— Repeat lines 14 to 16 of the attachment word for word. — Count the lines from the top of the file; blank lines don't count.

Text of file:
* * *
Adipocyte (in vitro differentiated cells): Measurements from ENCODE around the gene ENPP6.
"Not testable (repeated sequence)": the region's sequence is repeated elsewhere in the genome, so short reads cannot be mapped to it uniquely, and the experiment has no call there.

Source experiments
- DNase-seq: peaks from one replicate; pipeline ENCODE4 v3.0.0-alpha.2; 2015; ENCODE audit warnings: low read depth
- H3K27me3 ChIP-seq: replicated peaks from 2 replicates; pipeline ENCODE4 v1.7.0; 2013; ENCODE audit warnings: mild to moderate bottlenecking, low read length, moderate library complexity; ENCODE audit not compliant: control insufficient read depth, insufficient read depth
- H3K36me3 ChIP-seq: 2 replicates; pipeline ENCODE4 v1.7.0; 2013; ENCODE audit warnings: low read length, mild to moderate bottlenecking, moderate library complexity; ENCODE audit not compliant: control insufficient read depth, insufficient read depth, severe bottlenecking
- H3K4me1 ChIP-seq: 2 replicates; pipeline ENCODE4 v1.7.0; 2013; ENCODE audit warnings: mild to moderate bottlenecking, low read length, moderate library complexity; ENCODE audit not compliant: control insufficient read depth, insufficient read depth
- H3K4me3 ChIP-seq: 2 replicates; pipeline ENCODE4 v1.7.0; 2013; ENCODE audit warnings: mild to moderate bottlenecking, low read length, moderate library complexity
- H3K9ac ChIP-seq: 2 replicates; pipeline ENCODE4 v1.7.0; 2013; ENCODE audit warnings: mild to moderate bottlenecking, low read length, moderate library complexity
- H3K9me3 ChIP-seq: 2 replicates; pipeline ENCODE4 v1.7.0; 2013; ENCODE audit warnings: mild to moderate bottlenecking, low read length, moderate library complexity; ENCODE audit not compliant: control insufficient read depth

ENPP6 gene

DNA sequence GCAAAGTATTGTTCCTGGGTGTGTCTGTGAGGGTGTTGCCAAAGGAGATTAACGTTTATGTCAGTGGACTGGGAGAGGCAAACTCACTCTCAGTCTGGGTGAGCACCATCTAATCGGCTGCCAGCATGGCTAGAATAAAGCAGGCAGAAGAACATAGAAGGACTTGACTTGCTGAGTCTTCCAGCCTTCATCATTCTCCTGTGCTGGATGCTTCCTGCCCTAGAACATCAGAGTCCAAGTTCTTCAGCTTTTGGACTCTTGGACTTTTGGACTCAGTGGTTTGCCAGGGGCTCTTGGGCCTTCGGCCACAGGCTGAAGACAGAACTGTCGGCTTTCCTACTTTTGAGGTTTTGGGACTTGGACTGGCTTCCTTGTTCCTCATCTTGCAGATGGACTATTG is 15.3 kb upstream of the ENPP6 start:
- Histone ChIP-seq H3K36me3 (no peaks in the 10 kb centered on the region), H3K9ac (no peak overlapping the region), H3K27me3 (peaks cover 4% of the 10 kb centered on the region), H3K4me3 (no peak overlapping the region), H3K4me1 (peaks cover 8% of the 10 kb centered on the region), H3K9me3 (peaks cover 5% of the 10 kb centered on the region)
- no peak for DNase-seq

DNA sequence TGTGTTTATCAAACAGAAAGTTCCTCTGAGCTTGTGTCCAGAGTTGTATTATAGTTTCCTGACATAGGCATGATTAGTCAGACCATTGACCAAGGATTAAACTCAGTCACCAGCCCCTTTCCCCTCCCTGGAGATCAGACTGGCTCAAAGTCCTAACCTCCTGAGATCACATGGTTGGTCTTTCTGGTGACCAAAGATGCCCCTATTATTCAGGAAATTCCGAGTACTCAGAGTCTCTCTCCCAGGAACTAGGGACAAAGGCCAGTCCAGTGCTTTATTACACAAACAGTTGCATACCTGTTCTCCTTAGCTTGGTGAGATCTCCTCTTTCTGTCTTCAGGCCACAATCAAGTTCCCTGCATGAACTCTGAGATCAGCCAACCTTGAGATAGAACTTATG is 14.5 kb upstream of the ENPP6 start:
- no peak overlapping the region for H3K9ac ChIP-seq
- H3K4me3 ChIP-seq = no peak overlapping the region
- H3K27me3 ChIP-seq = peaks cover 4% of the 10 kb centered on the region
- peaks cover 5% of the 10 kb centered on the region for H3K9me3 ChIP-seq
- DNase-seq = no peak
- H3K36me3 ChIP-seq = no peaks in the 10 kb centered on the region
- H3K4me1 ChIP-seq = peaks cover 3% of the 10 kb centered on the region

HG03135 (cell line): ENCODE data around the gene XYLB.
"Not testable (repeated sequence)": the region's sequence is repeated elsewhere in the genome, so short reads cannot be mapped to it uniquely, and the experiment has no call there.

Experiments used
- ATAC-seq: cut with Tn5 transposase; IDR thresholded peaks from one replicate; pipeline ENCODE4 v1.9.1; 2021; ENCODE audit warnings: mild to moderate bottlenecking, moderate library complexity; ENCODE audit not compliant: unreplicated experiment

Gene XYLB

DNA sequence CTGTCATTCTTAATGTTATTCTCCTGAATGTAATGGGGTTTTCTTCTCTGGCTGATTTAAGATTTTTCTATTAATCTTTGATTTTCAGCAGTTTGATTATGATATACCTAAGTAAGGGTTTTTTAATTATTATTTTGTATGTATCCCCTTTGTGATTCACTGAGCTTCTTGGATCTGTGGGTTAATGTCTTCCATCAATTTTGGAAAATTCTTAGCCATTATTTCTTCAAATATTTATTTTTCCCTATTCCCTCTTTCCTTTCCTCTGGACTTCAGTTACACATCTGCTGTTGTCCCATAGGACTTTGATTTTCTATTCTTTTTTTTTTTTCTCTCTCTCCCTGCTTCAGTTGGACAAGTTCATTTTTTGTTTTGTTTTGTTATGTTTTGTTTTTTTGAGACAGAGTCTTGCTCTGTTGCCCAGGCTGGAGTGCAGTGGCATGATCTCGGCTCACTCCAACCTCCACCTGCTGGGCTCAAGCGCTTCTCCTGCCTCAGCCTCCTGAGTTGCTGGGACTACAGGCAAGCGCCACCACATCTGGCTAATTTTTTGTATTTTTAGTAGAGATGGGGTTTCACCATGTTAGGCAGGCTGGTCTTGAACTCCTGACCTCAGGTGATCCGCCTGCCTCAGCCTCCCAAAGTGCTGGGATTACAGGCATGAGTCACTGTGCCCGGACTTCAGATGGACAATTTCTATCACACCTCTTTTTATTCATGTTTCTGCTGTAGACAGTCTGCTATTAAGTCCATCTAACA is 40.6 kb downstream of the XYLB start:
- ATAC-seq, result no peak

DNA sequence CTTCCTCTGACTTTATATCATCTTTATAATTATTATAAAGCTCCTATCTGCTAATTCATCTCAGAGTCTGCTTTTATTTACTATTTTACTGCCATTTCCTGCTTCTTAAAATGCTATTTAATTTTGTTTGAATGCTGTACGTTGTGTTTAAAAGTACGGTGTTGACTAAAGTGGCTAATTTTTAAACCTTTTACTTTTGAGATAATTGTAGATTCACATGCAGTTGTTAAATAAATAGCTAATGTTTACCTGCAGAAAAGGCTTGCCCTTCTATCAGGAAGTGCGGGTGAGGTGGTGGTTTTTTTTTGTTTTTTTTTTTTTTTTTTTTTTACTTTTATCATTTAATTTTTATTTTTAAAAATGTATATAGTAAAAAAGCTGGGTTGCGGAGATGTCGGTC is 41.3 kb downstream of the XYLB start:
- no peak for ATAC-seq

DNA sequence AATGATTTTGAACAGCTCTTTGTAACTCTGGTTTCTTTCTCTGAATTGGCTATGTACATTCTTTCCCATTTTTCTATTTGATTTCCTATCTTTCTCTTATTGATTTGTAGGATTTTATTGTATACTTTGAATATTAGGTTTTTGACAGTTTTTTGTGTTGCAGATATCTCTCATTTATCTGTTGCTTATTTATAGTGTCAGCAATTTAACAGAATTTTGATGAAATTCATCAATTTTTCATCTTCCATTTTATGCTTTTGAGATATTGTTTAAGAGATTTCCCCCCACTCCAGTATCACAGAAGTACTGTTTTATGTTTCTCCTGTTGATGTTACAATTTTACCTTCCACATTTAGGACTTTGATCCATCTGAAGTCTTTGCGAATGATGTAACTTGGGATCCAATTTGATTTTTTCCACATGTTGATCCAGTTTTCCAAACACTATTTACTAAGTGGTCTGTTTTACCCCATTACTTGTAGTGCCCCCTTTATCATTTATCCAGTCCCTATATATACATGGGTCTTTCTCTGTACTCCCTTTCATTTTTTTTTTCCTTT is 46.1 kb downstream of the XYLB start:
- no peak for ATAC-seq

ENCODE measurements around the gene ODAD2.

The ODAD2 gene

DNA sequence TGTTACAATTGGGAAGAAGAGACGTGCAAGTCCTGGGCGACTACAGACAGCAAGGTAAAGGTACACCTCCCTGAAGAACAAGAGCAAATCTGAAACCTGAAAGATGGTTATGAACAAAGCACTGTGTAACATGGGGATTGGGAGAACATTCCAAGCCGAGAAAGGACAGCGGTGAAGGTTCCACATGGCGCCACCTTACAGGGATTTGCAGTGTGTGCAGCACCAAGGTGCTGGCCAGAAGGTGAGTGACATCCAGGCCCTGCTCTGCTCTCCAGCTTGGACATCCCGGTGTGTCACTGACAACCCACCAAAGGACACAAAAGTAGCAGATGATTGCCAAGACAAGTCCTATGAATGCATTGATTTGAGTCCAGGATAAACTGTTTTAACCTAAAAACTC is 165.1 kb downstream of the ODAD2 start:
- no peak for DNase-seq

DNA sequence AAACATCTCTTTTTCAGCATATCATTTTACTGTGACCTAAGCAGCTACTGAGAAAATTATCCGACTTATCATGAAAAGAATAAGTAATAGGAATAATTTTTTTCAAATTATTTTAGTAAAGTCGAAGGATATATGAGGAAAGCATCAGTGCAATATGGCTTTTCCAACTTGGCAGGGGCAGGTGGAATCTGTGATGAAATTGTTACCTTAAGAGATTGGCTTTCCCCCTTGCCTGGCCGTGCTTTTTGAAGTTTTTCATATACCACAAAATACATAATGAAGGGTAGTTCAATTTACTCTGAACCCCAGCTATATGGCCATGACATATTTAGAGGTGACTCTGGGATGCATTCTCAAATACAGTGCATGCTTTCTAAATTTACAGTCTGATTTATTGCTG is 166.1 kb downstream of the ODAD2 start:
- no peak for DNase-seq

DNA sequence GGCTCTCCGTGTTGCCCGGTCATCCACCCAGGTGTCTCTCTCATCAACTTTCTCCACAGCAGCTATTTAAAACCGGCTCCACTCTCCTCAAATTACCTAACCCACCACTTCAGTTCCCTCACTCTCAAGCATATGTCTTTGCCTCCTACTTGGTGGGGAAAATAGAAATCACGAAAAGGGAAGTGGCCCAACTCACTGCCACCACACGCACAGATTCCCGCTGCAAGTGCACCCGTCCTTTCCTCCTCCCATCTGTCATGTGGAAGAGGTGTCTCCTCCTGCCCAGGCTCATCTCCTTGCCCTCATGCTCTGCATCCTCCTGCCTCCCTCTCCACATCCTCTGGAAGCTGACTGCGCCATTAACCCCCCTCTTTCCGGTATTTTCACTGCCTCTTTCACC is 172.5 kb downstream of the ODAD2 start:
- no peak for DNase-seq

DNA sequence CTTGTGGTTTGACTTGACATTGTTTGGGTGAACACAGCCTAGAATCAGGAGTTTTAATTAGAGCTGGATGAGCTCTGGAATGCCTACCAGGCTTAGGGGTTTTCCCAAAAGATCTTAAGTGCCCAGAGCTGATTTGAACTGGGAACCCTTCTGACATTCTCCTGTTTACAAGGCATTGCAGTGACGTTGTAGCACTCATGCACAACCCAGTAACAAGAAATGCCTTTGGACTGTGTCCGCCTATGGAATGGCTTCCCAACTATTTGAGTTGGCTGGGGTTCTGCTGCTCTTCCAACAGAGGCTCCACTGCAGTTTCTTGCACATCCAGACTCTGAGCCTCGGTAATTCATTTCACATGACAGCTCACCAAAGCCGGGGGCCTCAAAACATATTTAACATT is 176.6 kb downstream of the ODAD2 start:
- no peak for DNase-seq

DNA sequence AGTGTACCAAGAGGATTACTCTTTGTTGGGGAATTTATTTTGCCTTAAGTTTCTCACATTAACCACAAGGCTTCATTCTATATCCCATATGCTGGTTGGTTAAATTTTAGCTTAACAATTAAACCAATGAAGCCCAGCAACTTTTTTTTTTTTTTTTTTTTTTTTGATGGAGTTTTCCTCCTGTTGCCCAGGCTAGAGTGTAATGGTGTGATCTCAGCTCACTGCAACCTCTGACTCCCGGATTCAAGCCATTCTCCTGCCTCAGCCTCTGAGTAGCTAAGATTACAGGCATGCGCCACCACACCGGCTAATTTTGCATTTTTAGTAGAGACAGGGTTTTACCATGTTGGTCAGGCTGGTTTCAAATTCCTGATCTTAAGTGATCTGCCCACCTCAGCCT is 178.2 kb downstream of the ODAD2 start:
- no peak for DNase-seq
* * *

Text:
- no peak for DNase-seq

DNA sequence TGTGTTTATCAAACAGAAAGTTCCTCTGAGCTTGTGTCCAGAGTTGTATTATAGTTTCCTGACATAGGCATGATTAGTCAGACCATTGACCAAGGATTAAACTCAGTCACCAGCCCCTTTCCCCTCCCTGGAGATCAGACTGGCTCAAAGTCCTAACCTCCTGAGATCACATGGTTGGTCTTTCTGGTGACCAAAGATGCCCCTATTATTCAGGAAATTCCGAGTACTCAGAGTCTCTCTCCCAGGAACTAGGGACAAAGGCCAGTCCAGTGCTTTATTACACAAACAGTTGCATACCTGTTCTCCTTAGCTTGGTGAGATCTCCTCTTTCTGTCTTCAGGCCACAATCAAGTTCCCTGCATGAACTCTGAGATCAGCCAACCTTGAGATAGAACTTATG is 14.5 kb upstream of the ENPP6 start:
- no peak overlapping the region for H3K9ac ChIP-seq